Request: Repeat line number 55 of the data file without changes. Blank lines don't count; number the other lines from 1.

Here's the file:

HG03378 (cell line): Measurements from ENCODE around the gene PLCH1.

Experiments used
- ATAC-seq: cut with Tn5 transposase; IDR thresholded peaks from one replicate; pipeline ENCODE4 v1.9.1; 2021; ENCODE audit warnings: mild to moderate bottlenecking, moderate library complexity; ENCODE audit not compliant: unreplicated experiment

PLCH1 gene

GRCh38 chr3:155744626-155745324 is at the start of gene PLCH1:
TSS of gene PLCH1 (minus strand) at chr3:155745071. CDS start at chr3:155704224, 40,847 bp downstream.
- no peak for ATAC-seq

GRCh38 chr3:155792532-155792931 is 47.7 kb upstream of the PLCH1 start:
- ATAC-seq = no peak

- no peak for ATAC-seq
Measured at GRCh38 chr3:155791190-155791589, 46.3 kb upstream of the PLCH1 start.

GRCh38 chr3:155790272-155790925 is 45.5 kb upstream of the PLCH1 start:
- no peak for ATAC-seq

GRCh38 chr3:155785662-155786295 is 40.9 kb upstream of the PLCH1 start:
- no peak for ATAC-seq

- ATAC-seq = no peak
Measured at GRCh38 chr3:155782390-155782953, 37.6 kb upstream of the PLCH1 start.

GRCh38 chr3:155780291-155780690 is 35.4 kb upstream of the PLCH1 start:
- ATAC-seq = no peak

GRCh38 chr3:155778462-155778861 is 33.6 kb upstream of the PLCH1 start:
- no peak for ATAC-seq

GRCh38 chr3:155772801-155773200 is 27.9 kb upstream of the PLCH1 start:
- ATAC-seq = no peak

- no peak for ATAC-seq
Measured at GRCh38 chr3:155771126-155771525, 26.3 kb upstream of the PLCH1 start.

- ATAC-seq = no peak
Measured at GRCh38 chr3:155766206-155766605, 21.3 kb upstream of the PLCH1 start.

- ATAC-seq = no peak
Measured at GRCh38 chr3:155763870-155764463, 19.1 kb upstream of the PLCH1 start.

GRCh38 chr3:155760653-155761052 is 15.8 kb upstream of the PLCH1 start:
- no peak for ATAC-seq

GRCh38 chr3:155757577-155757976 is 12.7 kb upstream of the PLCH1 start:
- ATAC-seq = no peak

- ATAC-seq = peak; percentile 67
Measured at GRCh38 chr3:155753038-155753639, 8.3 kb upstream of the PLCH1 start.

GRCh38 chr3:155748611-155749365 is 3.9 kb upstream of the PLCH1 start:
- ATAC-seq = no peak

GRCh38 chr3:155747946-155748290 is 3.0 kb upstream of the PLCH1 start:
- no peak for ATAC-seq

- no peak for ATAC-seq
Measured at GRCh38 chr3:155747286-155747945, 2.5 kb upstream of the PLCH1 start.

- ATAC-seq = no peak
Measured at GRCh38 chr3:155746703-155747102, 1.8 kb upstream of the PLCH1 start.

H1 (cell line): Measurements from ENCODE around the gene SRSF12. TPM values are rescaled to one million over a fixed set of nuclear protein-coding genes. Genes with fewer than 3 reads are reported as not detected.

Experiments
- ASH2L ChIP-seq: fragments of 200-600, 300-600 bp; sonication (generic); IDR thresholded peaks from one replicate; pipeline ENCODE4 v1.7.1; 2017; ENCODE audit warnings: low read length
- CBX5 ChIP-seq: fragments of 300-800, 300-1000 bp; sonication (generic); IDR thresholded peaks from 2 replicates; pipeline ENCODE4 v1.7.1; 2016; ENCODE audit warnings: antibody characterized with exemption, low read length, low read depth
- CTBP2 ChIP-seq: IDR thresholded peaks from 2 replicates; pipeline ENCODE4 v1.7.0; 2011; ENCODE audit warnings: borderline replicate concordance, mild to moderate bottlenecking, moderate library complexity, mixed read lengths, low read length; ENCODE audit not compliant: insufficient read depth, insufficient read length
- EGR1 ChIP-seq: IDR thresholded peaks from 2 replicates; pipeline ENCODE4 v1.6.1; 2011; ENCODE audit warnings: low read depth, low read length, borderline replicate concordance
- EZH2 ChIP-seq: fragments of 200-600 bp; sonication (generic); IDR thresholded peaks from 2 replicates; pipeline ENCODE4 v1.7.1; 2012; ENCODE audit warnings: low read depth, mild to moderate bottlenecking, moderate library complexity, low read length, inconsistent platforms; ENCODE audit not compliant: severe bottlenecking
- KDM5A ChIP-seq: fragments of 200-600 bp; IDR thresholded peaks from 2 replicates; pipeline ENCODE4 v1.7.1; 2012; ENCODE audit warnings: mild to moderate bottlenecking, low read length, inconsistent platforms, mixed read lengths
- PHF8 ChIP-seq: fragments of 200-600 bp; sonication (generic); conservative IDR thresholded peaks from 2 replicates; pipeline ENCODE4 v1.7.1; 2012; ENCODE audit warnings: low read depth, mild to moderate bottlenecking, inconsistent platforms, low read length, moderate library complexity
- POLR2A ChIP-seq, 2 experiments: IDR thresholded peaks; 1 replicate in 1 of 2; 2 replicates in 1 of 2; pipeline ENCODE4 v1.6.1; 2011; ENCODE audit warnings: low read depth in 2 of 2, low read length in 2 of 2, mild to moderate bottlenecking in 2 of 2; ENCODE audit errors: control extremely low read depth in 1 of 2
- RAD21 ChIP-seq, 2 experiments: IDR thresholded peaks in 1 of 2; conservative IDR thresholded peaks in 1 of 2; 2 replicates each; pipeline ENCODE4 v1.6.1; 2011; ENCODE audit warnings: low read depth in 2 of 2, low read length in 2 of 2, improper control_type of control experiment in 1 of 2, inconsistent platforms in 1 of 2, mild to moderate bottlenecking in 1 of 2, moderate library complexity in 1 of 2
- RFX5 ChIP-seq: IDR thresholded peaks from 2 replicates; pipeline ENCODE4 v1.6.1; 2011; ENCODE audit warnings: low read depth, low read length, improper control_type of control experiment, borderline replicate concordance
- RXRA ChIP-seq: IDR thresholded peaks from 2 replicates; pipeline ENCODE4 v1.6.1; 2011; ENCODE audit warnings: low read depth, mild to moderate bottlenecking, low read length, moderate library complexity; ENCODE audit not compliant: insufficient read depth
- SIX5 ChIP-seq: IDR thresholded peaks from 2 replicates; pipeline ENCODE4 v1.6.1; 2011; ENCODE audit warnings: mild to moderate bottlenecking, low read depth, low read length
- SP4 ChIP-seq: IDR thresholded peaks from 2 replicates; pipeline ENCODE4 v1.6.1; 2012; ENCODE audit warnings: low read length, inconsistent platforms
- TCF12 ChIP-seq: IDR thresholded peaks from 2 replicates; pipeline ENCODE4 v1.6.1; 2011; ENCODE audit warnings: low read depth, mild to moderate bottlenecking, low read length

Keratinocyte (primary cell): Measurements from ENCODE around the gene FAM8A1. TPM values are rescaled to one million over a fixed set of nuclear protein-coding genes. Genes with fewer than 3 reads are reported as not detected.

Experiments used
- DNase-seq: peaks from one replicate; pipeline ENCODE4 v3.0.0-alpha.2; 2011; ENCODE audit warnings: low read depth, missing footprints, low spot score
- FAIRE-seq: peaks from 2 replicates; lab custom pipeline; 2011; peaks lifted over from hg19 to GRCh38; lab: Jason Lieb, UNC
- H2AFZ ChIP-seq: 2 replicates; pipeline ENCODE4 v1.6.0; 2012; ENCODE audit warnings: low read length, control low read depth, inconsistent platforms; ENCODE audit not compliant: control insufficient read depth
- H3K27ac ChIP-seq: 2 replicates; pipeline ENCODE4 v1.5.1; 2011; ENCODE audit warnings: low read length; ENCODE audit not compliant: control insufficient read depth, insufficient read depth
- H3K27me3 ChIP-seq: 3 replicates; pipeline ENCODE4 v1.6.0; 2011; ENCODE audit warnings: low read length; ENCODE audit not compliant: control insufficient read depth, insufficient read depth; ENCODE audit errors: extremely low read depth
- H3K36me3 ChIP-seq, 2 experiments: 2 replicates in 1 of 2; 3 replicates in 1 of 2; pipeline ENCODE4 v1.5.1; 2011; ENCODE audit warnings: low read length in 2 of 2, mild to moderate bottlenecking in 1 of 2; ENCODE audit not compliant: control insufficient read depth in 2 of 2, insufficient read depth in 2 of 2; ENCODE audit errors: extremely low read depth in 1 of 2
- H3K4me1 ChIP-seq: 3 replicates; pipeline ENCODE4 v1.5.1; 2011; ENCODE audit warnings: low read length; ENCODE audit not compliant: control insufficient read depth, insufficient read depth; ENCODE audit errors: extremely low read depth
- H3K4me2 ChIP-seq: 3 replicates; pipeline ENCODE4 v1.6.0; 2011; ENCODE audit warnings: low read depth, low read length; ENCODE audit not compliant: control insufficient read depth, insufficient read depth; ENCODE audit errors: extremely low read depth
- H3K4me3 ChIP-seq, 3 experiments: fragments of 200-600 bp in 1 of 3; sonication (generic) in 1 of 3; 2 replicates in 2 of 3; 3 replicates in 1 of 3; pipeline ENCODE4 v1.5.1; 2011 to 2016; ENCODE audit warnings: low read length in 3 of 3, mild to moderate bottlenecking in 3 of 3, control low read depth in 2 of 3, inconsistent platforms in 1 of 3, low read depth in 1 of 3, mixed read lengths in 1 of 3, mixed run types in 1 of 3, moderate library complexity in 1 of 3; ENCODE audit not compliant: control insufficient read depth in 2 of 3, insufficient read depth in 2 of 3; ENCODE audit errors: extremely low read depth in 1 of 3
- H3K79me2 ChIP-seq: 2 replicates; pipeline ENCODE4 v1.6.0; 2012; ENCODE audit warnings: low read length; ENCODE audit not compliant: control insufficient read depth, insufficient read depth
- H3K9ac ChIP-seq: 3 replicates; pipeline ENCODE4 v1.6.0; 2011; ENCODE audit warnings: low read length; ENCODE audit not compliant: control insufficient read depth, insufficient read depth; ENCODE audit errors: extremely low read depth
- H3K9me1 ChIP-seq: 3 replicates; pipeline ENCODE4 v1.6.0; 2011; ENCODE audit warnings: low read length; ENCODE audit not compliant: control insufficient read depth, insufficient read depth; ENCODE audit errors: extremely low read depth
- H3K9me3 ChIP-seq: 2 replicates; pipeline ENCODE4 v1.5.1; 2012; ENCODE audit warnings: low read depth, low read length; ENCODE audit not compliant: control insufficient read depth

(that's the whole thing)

- RFX5 ChIP-seq: IDR thresholded peaks from 2 replicates; pipeline ENCODE4 v1.6.1; 2011; ENCODE audit warnings: low read depth, low read length, improper control_type of control experiment, borderline replicate concordance